RFB: Leadership can emanate from a groundswell of ordinary people all across the world who are made aware both of the crises, and also the legal mechanisms set up to address them. The media is especially important at this juncture to make people aware of the international refugee regime, and the many organizations that exist to support people facing such crises. People need to realize for example that the 1951 Convention and 1967 Protocol were designed for such eventualities, and that we therefore have the legal means to address the situation. With this mindset in place, appropriate support can be offered to help with the massive settlement efforts. Everyone is talking about the magnitude of the current crisis, and this is true, but it’s a variation on the same kinds of flows we’ve seen before. Desperate people are fleeing their homeland, for reasons relating to poverty, violence, suffering, environmental issues, or the destruction of their livelihoods. One of my books on refugee issues, called Arguing and Justifying ((Ashgate 2001), describes the findings of a study that showed that people flee their homeland with great reluctance, and that their experiences in host countries are incredibly difficult, stressful and scary. Rather than making suffering worse, we need to focus upon addressing the causes of the flows, and, moreover, providing proper means for successful settlement of people. We need to imagine that borders should be crossed, and that people have the right to flee, or even just to relocate, and that host countries derive equal benefit by provide the means to do so. In the long term, looser border restrictions en route to open borders would offer lasting solutions by addressing the need for mobile workforces, the logic of people fleeing violence or environmental catastrophes, and the basic rights that people have to move within and beyond the borders of the countries they inhabit.
Q: what would it take to solve this crisis?
RFB: It may be the case that some of the migrants won’t fit into the Convention definition of the refugee, and it is also the case that refugee determination is a laborious process if undertaken in a spirit of ill-will. To respect international human rights, and to address the suffering of migrant people, it’s appropriate that those who consider themselves persecuted should be allowed to claim and be offered status if they meet the general criteria of the refugee. In the longer term, though, the answer is open borders, for as we see in the EU context, the issues exist at the outer border of ‘fortress Europe’, where people are forced to take ever greater risks to gain access to a space of safety, which defies the very point. To address the real issues is to realize that free movement of people across borders, with of course the obvious criminal checks when necessary, addresses the root issue of labor flows and the need or desire for people to move around, and be welcomed where they arrive.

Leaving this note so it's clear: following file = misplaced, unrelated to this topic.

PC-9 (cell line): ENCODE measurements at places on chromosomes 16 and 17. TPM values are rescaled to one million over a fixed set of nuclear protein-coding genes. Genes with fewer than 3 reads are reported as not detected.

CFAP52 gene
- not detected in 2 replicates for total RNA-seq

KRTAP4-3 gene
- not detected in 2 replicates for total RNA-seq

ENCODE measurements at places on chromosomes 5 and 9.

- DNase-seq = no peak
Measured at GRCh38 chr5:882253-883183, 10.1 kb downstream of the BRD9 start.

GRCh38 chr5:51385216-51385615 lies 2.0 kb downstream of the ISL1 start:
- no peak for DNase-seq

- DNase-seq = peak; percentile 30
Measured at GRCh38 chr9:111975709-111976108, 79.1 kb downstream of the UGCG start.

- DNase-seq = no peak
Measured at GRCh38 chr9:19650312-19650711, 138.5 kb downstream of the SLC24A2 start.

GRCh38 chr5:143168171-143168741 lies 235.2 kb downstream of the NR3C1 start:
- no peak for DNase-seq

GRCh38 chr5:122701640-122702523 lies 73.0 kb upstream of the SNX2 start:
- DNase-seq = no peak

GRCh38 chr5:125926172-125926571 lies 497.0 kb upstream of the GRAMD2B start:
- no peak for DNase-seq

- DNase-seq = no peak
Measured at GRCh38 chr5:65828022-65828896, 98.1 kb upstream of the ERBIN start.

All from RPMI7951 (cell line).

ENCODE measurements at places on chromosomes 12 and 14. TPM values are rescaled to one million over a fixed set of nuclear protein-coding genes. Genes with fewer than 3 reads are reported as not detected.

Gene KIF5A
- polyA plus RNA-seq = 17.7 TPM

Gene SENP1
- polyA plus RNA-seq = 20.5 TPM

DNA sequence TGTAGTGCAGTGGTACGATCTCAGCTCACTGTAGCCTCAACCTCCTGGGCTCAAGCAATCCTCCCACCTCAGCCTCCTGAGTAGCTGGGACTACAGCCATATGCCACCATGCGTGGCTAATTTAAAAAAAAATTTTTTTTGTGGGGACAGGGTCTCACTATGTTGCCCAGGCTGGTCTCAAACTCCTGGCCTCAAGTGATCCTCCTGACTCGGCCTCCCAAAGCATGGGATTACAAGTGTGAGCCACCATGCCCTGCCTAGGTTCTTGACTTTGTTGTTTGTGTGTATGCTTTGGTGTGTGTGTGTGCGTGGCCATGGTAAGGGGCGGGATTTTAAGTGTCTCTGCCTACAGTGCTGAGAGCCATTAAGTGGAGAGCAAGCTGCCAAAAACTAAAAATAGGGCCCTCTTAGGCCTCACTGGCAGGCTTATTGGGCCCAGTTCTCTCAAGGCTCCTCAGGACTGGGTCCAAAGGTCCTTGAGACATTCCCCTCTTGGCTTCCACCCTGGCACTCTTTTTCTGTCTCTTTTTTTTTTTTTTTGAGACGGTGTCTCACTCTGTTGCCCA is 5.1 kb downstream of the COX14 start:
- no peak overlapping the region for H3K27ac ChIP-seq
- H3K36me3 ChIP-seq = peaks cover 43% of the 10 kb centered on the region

Barsky (1992) Constructing a Productive Other: Discourse Theory and the Convention Refugee Hearing (Philadelphia; Amsterdam: John Benjamins)
Barsky (2001) Arguing and Justifying: Assessing the Convention Refugee Choice of Moment, Motive and Host Country (Aldershot; Burlington: Ashgate)
Barsky (2016) Undocumented Immigrants in an Era of Arbitrary Law: The Flight and the Plight of People Deemed ‘Illegal' (Oxford: Routledge Law)
 This commentary is based on interviews for Venture Nashville, WMOT NPR station in Murfreesboro TN, Southern Metropolis Daily in China, and Metro World News.